Back in the more innocent and bandwidth-deprived years of the early 21st century, Stewart Butterfield, a Flickr co-founder, dreamed up a curious contest called The 5k. The challenge was to create the most interesting and beautiful Web page possible using only five kilobytes of code and media. The idea was that rules and constraints prompt creativity; necessity is the mother of invention.
The ubiquity of high-bandwidth cable and DSL connections hasn't diminished that bit of wisdom. Yet the challenge is much more difficult today. Given evolving technologies and evolving expectations, it's hardly possible to sneeze on the Web in less than 5k. As the web matures, pages have become applications, and applications have lots of moving parts.
Nevertheless, the esteemed web development blog A List Apart has revived the challenge after an 8-year dormancy. Except now it's called 10K Apart, because, the site's developers assert, "10K is the new 5K." The results are still extremely impressive, and they're rich with practices and techniques that might evolve into best practices and standard techniques.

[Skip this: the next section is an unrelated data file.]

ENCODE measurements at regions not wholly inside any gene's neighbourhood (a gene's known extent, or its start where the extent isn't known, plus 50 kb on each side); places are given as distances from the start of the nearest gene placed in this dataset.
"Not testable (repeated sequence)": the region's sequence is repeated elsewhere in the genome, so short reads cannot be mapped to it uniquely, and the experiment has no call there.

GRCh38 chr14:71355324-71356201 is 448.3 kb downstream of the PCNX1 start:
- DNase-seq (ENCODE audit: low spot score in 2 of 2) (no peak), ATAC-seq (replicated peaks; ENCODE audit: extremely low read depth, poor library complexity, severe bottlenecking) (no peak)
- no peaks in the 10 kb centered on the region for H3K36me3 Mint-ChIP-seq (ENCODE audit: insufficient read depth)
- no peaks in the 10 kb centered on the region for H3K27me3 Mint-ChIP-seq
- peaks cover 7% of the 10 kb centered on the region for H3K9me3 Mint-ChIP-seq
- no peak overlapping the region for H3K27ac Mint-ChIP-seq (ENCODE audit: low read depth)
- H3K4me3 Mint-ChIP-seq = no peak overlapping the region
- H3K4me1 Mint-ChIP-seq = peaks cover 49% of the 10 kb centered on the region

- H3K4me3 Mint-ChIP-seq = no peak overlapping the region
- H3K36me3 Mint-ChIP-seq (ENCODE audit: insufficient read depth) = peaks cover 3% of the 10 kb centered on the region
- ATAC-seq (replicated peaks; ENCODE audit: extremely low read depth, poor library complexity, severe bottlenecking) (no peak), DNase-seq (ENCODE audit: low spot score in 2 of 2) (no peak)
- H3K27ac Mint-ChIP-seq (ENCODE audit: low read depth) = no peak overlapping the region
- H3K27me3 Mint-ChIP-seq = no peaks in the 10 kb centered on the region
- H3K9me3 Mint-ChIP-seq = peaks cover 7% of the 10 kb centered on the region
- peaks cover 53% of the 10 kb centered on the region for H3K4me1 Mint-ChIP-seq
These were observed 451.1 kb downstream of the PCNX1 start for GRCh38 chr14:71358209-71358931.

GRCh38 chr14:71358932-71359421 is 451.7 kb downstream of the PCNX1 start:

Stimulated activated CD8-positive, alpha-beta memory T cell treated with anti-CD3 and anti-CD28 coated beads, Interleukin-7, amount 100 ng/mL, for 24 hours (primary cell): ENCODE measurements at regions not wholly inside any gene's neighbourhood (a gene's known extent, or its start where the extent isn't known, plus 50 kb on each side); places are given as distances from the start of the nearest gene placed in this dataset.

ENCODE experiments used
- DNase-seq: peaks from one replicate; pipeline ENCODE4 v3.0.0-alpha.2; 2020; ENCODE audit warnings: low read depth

Winners were announced on September 21. The grand prize went to Hakim El Hattab for his simple but entrancing game Sinuous, coded in all of 6.9 kilobytes. For the technically inclined, Sinuous uses ECMAScript and the HTML5 Canvas element, now supported in Internet Explorer 9, so that no images need to be loaded; the whole game, a test of your manual dexterity, is built and operated in pure code.
This story, "10k Is the New 5k" was originally published by BrandPost.